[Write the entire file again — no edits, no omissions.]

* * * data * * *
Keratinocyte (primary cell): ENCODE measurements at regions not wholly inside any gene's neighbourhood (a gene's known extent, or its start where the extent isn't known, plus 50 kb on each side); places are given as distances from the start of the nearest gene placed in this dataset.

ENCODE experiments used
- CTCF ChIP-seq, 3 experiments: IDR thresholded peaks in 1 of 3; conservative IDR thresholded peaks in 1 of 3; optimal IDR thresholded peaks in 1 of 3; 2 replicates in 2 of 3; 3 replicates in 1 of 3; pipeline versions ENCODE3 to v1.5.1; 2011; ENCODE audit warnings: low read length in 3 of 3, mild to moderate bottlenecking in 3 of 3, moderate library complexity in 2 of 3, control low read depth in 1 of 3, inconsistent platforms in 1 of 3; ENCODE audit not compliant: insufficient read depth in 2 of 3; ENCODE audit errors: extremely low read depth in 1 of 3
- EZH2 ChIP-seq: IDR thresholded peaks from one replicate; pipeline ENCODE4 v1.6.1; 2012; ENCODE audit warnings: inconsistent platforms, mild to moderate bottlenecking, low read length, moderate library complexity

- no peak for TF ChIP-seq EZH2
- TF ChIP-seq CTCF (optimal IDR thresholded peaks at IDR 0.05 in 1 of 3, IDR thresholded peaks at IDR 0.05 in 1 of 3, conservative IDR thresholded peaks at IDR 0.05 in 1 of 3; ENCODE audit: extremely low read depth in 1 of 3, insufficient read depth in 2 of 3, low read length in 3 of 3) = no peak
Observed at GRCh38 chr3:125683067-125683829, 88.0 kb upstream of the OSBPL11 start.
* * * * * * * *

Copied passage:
Keratinocyte (primary cell): ENCODE measurements at regions not wholly inside any gene's neighbourhood (a gene's known extent, or its start where the extent isn't known, plus 50 kb on each side); places are given as distances from the start of the nearest gene placed in this dataset.

ENCODE experiments used
- CTCF ChIP-seq, 3 experiments: IDR thresholded peaks in 1 of 3; conservative IDR thresholded peaks in 1 of 3; optimal IDR thresholded peaks in 1 of 3; 2 replicates in 2 of 3; 3 replicates in 1 of 3; pipeline versions ENCODE3 to v1.5.1; 2011; ENCODE audit warnings: low read length in 3 of 3, mild to moderate bottlenecking in 3 of 3, moderate library complexity in 2 of 3, control low read depth in 1 of 3, inconsistent platforms in 1 of 3; ENCODE audit not compliant: insufficient read depth in 2 of 3; ENCODE audit errors: extremely low read depth in 1 of 3
- EZH2 ChIP-seq: IDR thresholded peaks from one replicate; pipeline ENCODE4 v1.6.1; 2012; ENCODE audit warnings: inconsistent platforms, mild to moderate bottlenecking, low read length, moderate library complexity

- no peak for TF ChIP-seq EZH2
- TF ChIP-seq CTCF (optimal IDR thresholded peaks at IDR 0.05 in 1 of 3, IDR thresholded peaks at IDR 0.05 in 1 of 3, conservative IDR thresholded peaks at IDR 0.05 in 1 of 3; ENCODE audit: extremely low read depth in 1 of 3, insufficient read depth in 2 of 3, low read length in 3 of 3) = no peak
Observed at GRCh38 chr3:125683067-125683829, 88.0 kb upstream of the OSBPL11 start.